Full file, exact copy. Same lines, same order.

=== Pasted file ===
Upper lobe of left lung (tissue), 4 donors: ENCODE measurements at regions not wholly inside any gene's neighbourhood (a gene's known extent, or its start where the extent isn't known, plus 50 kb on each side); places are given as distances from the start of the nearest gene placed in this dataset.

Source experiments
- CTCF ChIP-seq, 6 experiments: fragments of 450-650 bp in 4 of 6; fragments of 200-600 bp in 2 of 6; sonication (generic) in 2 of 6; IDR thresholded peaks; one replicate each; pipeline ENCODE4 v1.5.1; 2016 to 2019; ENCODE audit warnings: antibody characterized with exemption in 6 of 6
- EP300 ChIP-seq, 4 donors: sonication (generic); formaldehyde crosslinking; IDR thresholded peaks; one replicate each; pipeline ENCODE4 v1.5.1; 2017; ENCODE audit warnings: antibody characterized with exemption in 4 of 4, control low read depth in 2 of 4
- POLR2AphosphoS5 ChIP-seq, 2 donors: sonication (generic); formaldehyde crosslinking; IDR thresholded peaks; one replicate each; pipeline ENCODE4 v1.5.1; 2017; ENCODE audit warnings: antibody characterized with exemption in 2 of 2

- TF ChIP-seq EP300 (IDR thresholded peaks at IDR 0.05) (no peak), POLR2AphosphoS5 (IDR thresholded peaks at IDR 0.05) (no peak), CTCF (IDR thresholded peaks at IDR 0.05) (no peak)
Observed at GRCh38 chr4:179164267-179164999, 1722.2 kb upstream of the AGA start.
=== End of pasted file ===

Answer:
Upper lobe of left lung (tissue), 4 donors: ENCODE measurements at regions not wholly inside any gene's neighbourhood (a gene's known extent, or its start where the extent isn't known, plus 50 kb on each side); places are given as distances from the start of the nearest gene placed in this dataset.

Source experiments
- CTCF ChIP-seq, 6 experiments: fragments of 450-650 bp in 4 of 6; fragments of 200-600 bp in 2 of 6; sonication (generic) in 2 of 6; IDR thresholded peaks; one replicate each; pipeline ENCODE4 v1.5.1; 2016 to 2019; ENCODE audit warnings: antibody characterized with exemption in 6 of 6
- EP300 ChIP-seq, 4 donors: sonication (generic); formaldehyde crosslinking; IDR thresholded peaks; one replicate each; pipeline ENCODE4 v1.5.1; 2017; ENCODE audit warnings: antibody characterized with exemption in 4 of 4, control low read depth in 2 of 4
- POLR2AphosphoS5 ChIP-seq, 2 donors: sonication (generic); formaldehyde crosslinking; IDR thresholded peaks; one replicate each; pipeline ENCODE4 v1.5.1; 2017; ENCODE audit warnings: antibody characterized with exemption in 2 of 2

- TF ChIP-seq EP300 (IDR thresholded peaks at IDR 0.05) (no peak), POLR2AphosphoS5 (IDR thresholded peaks at IDR 0.05) (no peak), CTCF (IDR thresholded peaks at IDR 0.05) (no peak)
Observed at GRCh38 chr4:179164267-179164999, 1722.2 kb upstream of the AGA start.